In August 2003, at the age of thirty, Rory Stewart took a taxi from Jordan to Baghdad. A Farsi-speaking British diplomat who had recently completed an epic walk from Turkey to Bangladesh, he was soon appointed deputy governor of Amarah and then Nasiriyah, provinces in the remote, impoverished marsh regions of southern Iraq. He spent the next eleven months negotiating hostage releases, holding elections, and splicing together some semblance of an infrastructure for a population of millions teetering on the brink of civil war.
The Prince of the Marshes tells the story of Stewart’s year. As a participant he takes us inside the occupation and beyond the Green Zone, introducing us to a colorful cast of Iraqis and revealing the complexity and fragility of a society we struggle to understand. By turns funny and harrowing, moving and incisive, it amounts to a unique portrait of heroism and the tragedy that intervention inevitably courts in the modern age.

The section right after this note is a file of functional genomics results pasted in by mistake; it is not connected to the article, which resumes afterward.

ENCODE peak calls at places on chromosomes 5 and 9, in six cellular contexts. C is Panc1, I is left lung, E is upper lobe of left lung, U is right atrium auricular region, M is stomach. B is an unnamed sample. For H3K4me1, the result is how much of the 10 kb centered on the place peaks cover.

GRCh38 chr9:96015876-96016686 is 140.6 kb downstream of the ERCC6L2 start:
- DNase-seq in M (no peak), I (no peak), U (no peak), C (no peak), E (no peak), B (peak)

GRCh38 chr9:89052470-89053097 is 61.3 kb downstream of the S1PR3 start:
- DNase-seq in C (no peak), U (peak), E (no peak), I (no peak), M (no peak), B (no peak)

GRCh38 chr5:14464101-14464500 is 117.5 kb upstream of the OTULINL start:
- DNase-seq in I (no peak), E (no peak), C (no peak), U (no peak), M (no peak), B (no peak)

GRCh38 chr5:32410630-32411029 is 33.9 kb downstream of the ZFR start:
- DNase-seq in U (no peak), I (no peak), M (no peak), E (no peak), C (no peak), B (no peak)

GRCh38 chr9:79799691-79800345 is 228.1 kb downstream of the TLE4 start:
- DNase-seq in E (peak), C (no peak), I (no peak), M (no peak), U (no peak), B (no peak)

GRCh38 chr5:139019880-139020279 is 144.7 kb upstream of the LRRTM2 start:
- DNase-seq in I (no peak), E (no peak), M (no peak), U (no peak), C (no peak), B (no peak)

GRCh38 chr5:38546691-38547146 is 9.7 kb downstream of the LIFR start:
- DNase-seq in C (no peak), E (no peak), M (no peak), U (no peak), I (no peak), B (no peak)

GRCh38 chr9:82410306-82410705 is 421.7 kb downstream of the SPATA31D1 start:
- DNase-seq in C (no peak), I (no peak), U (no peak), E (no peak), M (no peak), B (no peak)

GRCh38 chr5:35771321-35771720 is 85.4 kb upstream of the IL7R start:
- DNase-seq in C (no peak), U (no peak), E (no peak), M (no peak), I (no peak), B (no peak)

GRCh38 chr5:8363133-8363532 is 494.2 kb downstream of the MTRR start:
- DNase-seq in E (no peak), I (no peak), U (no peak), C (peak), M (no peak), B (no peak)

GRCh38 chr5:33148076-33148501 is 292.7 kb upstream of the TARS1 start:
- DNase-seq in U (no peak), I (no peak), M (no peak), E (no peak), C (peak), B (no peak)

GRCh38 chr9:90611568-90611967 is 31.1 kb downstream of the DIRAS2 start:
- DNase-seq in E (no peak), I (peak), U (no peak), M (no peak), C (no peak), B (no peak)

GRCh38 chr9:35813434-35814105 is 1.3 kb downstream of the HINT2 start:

Rory Stewart, a young British diplomat who helped to administer two provinces in southern Iraq for the U.S.-led occupation government, vividly depicts this chaotic world in his important and instructive new book, The Prince of the Marshes. Through his descriptions of his day-to-day struggles to mediate disputes, promote democracy, facilitate reconstruction and otherwise manage his patch of Iraq, he lays bare the complexity of America's and Britain's mission in Iraq.